September 17 is one of the most important dates in U.S. history. In fact, it’s known as Citizenship Day, yet most Americans would be hard-pressed to tell you why.
On September 17, 1630, the city of Boston—North America’s cradle of liberty—was founded by some of the country’s first immigrants.
Governor John Winthrop and the Massachusetts Bay Colony Puritans christened the 780-acre peninsula after the town from which many of them hailed. Boston, Lincolnshire, in England was a city about 100 kilometers north of London, named for a 7th century English abbot, St. Botolph. Botolph’s Town was shortened to Bo’s’town, and later to Boston. (Tale of Two Bostons)
Wee shall be as a Citty upon a Hill, the eies of all people are uppon us.
John Winthrop, 1630
But that’s not why September 17 is Citizenship Day.
No, September 17 was the day in 1814 that a 35 year-old lawyer-poet printed a poem based on his experiences in the bombardment of Baltimore in the War of 1812.
In August 1814, Francis Scott Key had been sent on a mission to negotiate the release of a popular, elderly American physician captured by the British. The British agreed to do so, but because Key had heard of the planned attack on Baltimore, he was forced to stay a captive aboard a British vessel during the battle. The next morning, Key was inspired to see the star-spangled American flag waving defiantly above Fort McHenry. Key’s poem was set to the tune of an old English drinking song and eventually became the country’s national anthem. (Star-Spangled Banner)
But that’s not why today is a national holiday.
Nope. In fact, September 17, 1862 was the bloodiest day in American history.
Troops under Confederate General Robert E. Lee and Union General George McClellan faced off at the Battle of Antietam in Maryland. By day’s end over 20,000 Americans would lie dead or wounded. The horrific battle was a draw, but the devastating loss of men forced Lee to halt his invasion of the North. (Battle of Antietam)
For President Lincoln, it was a much-needed, well, tie. He’d been waiting for a Union victory to issue his proclamation to end slavery, without it looking like a last-ditch act of desperation on behalf of the North, which had been losing battle after battle. Five days after the carnage of Antietam, Lincoln announced that as of January 1, all slaves in areas of rebellion would be free.
But again, that has nothing to do with September 17 being Citizenship Day.
Citizenship Day honors perhaps the most important date in American history. Yet you will hear no fireworks, see no parades or marching bands, and you won’t get a day off school or work. Unless you’re in grade school, you will probably go throughout your day without any sign of its passing.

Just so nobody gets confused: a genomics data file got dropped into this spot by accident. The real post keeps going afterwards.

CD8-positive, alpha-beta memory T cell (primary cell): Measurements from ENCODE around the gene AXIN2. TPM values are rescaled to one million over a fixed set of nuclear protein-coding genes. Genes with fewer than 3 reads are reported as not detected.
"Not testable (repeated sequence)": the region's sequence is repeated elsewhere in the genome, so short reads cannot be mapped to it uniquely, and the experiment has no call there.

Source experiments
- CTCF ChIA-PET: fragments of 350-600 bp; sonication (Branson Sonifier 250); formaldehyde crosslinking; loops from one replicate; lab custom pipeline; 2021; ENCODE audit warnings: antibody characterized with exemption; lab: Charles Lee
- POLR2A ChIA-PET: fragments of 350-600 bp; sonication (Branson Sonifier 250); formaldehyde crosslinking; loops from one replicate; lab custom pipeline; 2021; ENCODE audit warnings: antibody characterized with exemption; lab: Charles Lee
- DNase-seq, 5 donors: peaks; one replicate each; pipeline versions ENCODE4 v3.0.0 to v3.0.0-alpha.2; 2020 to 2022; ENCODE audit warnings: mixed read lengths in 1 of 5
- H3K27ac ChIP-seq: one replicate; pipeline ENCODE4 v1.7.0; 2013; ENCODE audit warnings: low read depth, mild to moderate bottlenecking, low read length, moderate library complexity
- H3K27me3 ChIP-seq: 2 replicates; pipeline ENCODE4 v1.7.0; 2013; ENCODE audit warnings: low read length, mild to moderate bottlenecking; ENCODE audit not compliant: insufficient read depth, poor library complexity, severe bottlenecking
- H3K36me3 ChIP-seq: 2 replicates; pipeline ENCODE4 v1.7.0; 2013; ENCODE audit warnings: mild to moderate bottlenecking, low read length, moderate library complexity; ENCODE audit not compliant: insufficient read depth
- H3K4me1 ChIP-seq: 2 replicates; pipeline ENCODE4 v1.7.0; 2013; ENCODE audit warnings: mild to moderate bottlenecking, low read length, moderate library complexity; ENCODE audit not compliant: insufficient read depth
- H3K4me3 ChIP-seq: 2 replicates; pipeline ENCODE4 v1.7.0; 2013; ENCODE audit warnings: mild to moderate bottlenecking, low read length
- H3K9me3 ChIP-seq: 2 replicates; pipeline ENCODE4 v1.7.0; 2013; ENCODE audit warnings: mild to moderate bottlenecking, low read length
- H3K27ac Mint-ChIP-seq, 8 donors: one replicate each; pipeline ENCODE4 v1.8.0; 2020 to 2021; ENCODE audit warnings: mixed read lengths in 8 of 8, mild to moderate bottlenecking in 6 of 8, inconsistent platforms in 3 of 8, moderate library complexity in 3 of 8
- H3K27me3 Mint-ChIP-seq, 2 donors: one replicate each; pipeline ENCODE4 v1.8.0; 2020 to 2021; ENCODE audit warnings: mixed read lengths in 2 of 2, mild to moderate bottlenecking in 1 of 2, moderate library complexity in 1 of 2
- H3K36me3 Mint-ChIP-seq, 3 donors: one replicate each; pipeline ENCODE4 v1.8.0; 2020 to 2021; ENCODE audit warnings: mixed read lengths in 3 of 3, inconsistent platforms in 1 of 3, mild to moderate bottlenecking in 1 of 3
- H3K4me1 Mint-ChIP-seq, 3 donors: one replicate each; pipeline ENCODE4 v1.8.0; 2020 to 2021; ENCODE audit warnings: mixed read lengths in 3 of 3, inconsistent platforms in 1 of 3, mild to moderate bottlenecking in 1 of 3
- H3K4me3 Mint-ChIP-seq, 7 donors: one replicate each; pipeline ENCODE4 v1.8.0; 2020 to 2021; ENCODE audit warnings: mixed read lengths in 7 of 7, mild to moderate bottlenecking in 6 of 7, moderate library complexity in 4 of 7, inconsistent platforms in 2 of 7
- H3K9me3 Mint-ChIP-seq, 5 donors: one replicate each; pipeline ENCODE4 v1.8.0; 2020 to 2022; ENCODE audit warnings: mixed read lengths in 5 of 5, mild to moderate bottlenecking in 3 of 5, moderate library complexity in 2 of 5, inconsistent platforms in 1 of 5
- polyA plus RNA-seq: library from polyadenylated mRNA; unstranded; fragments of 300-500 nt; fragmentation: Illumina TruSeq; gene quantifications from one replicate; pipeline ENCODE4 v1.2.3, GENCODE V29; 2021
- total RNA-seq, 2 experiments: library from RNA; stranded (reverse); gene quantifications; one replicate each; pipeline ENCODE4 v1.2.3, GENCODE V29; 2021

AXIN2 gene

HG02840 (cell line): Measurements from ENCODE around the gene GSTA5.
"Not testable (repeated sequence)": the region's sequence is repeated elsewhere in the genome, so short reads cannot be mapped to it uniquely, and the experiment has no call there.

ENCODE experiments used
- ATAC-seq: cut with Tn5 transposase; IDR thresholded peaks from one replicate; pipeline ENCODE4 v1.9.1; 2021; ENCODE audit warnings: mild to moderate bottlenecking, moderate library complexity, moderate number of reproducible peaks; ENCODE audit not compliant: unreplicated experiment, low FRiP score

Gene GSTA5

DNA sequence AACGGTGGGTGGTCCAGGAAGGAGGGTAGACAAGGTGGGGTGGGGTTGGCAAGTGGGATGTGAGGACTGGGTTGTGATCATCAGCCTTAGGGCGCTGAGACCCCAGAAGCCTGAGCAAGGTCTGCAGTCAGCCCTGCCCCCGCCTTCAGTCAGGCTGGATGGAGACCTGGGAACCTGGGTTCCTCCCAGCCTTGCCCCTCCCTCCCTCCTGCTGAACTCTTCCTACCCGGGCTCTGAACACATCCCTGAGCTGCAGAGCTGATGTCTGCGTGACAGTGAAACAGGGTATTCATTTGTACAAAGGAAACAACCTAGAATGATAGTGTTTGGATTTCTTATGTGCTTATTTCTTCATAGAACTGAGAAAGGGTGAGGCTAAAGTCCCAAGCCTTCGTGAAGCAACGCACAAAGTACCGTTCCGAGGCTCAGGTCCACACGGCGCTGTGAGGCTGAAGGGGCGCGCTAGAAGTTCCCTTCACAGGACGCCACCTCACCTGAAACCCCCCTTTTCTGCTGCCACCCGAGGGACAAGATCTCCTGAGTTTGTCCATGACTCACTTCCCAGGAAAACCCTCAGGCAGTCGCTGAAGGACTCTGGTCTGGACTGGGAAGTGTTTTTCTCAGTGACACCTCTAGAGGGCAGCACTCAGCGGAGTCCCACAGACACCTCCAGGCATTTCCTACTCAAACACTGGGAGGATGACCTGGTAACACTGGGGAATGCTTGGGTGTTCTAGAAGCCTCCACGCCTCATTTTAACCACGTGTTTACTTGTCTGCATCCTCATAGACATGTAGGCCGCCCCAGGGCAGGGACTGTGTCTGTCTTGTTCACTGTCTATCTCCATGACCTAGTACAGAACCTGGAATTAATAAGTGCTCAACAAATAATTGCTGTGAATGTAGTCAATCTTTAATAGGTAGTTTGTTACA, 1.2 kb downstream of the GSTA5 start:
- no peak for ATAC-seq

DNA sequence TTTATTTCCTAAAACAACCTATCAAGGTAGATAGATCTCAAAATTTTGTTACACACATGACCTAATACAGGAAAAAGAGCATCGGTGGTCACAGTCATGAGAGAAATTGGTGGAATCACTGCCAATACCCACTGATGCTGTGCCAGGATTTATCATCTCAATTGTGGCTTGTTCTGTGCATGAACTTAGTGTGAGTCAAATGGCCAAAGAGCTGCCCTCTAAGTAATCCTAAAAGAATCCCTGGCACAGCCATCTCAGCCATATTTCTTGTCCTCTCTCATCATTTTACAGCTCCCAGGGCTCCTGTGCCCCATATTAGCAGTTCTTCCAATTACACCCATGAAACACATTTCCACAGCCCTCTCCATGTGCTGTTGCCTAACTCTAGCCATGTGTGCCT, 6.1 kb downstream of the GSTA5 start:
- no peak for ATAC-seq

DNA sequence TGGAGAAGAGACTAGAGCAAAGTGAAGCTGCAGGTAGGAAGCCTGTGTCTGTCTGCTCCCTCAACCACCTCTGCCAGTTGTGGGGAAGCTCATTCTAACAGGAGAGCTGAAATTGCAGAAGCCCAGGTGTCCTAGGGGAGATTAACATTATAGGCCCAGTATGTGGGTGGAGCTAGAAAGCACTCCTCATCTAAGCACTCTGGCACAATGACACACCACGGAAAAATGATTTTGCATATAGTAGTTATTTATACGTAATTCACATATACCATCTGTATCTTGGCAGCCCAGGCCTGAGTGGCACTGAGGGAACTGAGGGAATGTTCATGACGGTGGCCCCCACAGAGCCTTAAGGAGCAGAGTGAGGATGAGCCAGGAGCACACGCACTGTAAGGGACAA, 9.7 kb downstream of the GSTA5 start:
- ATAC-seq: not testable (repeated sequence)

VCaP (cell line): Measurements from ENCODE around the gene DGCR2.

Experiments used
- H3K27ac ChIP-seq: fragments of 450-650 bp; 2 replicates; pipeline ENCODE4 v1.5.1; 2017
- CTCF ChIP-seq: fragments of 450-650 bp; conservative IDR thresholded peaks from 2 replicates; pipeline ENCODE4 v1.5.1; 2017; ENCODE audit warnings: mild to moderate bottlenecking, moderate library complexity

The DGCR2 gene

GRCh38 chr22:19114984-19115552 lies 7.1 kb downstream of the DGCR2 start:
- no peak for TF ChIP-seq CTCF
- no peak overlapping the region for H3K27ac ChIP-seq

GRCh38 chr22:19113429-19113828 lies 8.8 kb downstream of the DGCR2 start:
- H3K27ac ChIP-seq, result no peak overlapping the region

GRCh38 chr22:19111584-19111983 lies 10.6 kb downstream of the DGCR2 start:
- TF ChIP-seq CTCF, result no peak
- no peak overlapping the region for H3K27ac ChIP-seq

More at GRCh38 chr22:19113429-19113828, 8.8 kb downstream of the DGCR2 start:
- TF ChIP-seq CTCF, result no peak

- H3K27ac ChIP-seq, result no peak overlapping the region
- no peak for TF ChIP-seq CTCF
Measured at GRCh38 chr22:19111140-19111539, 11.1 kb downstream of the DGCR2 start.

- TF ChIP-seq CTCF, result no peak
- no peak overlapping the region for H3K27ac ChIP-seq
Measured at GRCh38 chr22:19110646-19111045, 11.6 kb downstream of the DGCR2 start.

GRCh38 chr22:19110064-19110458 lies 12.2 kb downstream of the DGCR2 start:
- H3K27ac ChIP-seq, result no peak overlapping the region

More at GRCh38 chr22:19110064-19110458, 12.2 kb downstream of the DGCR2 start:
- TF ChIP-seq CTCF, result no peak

If you are in grade school, however, U.S. federal law mandates that your lessons this week include instruction on the document created on this day in 1787 by the Constitutional Convention in Philadelphia.
That’s right, September 17 is Constitution Day in the United States, aka Citizenship Day. Before the Constitution, the Articles of Confederation had kept the newly-independent states loosely “united”, but made no provisions for a central government with any practical power. The Articles’ weakness was made apparent by a rebellion of irate farmers’ (Shay’s Rebellion) that U.S. troops were unable to stem, and which was finally put down by state militia.
A convention of state delegates convened in 1787 to resolve the problem of the Articles. James Madison, a 5’4″ Princeton graduate and a delegate from Virginia, was 36 years old at the time. His studies of political theory and European governments convinced him that only a system of checks and balances could prevent a strong government from descending into tyranny. Madison, who would be the country’s fourth President, is also considered the Father of the Constitution.
In addition to checks and balances between the executive, legislative, and judicial branches, the Constitution’s secret to longevity was a self-contained instruction guide for amending itself. The first ten amendments, ratified in 1791, guaranteed the states that the Congress of this new powerful, strong central government would pass no law restricting essential freedoms.
The Constitution was amended just five times over the next 100 years. Over the past 100 years, it’s been amended another dozen times.
The most recent amendment to the Constitution was the 27th Amendment, which restricts pay raises of Senators and Representatives:
No law, varying the compensation for the services of the Senators and Representatives, shall take effect, until an election of Representatives shall have intervened.
The amendment holds the record for the longest stretch between the proposal and ratification. The Amendment was introduced in 1789 as the second of twelve proposed amendments, ten of which became of the Bill of Rights. The 27th amendment was passed in 1992, after only two centuries in Congressional purgatory. (And they say nothing ever gets done in Congress!)*
In 2005 Congress changed “Citizenship Day” to “Citizenship Day and Constitution Day” to explicitly remind those of us out of school what today represents, and on the continuing struggle to form “a more perfect Union.”
*(In fairness to Congress, I should point out it wasn’t entirely their fault it took 202 1/2 years to pass an amendment. The amendment had to be ratified by 3/4’s of the states. Only 6 states ratified it initially, 4 short of the 10 necessary back when there were only 13 states. In 1992, the amendment finally reached the 3/4’s mark when Alabama became the 38th state to ratify it.)